• Patients were at risk of harm because systems and processes were not in place to keep them safe. However the practice had very recently undertaken an audit of many of their systems and processes and were putting action plans in place to address issues raised. These had not yet been implemented and therefore the proposed changes were not yet embedded.

  • Not all clinical staff had received appropriate training in safeguarding to ensure they were up to date with current procedures.

  • Some staff were not clear about reporting incidents, near misses and concerns and there was limited evidence of learning and dissemination to staff.

  • There was not a robust system in place to deal with complaints raised by patients.

  • A significant number of patients gave us feedback about the practice and were overwhelmingly positive about their care. They told us they were treated with compassion and dignity.

  • Urgent appointments were usually available on the day they were requested. However some patients said that they had to wait a long time to get through by phone to make an appointment.

The areas where the provider must make improvements are:

  • Ensure staff receive up to date training to the appropriate level to ensure safeguarding of vulnerable adults and children.
  • Have a system in place to ensure significant events, near misses and complaints are recorded correctly, investigated and any learning cascaded to staff.
  • Implement a robust system for dealing with safety alerts.
  • Ensure that there are the appropriate procedures in place to ensure the safe storage of medicines.
  • Ensure there are formal governance arrangements in place including systems for assessing and monitoring risks and the quality of the service provision.
  • Ensure staff have appropriate and up to date policies and guidance to carry out their roles in a safe and effective manner which are reflective of the requirements of the practice.
  • Ensure that where required staff are covered by an appropriate level of professional indemnity insurance.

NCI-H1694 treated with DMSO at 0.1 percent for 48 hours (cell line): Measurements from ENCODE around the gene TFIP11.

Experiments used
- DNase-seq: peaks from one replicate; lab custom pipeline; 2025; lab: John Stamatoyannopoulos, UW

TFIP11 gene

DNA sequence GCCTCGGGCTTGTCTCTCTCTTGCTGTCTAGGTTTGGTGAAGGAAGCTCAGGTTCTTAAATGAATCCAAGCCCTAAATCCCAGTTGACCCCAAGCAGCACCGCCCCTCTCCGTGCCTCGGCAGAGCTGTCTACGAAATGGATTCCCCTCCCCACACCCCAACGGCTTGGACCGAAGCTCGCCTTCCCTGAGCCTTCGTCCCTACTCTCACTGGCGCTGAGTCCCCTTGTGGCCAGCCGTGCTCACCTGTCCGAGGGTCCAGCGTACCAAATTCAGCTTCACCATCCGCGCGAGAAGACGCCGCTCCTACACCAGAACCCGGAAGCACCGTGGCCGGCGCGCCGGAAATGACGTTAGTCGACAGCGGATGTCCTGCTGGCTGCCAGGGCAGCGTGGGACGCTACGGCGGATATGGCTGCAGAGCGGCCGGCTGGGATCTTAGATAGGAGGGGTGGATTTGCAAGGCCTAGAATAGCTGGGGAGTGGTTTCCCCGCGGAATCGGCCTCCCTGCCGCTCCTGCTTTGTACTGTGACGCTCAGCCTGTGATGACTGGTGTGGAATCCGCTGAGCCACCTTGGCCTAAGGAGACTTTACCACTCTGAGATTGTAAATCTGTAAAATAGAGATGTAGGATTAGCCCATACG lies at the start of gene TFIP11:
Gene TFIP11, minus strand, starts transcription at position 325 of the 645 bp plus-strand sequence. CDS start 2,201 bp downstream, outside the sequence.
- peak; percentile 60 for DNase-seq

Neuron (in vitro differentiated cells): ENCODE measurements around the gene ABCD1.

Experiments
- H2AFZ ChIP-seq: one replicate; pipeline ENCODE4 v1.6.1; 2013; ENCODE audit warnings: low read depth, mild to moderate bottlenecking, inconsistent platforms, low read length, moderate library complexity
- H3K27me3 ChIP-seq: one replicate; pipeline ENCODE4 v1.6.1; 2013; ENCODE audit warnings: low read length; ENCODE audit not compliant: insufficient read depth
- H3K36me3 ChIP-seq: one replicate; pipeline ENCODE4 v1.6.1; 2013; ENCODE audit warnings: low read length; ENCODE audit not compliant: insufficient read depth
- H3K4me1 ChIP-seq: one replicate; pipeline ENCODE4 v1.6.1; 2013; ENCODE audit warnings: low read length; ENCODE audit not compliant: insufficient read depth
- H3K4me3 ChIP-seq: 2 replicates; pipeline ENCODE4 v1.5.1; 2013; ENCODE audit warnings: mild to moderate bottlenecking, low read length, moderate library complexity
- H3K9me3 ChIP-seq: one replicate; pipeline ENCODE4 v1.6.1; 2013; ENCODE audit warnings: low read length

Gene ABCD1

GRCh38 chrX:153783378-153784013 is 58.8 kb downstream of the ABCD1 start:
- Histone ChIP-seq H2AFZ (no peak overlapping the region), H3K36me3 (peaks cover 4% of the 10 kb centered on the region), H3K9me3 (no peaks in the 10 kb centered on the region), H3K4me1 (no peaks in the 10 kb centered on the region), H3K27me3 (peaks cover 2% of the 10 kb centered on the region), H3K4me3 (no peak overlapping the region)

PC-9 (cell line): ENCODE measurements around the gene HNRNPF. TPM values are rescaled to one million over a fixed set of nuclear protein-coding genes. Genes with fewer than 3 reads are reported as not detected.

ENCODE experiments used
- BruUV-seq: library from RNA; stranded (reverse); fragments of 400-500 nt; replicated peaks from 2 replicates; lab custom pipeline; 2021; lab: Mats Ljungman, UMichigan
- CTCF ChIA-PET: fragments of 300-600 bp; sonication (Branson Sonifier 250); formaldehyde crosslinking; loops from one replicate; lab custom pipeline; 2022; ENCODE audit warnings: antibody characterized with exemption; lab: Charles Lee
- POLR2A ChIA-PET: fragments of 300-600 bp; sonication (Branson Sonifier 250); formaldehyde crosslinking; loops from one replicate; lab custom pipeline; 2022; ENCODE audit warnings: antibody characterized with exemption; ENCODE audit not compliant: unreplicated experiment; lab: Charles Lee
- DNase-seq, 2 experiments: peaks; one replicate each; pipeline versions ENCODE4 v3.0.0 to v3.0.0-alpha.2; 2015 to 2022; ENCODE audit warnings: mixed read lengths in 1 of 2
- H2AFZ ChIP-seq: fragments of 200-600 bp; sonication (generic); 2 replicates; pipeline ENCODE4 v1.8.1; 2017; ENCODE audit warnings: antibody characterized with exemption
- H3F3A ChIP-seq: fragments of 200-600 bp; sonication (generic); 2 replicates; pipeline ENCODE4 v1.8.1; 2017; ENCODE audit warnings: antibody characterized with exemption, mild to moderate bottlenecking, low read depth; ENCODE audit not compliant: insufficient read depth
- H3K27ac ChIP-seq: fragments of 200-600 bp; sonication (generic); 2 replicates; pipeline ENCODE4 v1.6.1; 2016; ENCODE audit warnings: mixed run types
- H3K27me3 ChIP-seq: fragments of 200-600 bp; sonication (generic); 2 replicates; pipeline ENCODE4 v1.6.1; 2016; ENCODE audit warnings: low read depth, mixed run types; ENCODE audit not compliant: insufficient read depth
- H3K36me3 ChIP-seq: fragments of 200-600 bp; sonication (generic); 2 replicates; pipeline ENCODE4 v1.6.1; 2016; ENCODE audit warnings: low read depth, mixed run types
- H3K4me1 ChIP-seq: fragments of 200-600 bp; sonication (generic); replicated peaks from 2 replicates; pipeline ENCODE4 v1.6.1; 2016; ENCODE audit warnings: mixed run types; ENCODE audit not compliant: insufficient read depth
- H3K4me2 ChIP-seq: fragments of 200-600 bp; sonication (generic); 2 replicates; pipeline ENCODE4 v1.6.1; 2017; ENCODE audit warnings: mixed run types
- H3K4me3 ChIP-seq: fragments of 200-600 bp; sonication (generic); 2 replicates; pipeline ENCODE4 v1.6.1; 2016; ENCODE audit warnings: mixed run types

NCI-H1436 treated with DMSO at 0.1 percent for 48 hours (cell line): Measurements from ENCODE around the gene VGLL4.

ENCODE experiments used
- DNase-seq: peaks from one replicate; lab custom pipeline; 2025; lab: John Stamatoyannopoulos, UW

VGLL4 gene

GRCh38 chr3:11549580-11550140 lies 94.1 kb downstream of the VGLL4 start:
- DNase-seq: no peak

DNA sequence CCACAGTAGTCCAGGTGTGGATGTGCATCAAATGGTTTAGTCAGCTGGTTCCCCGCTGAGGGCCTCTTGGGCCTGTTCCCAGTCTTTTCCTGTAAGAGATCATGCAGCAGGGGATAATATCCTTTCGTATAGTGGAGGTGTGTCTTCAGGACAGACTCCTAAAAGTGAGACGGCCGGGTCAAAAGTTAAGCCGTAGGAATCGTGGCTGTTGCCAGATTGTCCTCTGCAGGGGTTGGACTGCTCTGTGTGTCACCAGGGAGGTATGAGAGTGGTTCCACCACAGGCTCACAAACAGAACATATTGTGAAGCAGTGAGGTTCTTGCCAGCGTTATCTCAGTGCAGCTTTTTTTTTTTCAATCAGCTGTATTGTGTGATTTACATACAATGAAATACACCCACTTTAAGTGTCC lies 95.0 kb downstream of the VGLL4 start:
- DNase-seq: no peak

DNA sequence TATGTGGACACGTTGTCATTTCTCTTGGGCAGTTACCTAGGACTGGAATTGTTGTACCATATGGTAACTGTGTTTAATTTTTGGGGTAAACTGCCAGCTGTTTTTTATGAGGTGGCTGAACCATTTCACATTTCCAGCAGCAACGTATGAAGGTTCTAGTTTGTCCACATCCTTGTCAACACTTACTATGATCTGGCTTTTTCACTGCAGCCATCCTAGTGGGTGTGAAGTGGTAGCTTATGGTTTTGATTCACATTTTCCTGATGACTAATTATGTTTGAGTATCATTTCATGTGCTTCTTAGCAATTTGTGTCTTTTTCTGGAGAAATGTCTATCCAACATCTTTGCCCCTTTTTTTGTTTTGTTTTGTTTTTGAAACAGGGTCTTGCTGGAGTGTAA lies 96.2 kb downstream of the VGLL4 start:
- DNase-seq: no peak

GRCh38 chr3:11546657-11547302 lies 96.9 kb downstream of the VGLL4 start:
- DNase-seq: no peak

• Implement a robust system for recording and actioning medication errors.
  • Ensure dispensary staff have either Disclosure and Barring Service checks in place or that it has been risk assessed.
  • Ensure all emergency medicines and equipment are in date.
  • Have an effective business continuity plan in place to deal with unforeseeable events that may prevent the practice functioning normally which includes mitigating risks and actions, including having a copy available at the branch surgery.

The areas where the provider should make improvement are:

  • Ensure adequate arrangements are in place to maintain patient privacy at the branch surgery including privacy curtains in the clinical rooms and glass in consultation room doors are suitably screened.
  • Ensure all meetings are minuted.
  • Ensure standard operating procedures for the dispensary include a competency section.
  • Have in place a robust cleaning schedule to give assurance specific rooms are being cleaned to an appropriate standard.
  • Ensure staff are aware of the leads for different areas such as safeguarding and infection control.

Where, as in this instance, a provider is rated as inadequate for one of the five key questions or one of the six population groups it will be re-inspected no longer than six months after the initial rating is confirmed. If, after re-inspection, it has failed to make sufficient improvement, and is still rated as inadequate for any key question or population group, we will place it into special measures. Being placed into special measures represents a decision by CQC that a service has to improve within six months to avoid CQC taking steps to cancel the provider’s registration.

Professor Steve Field CBE FRCP FFPH FRCGP

Chief Inspector of General Practice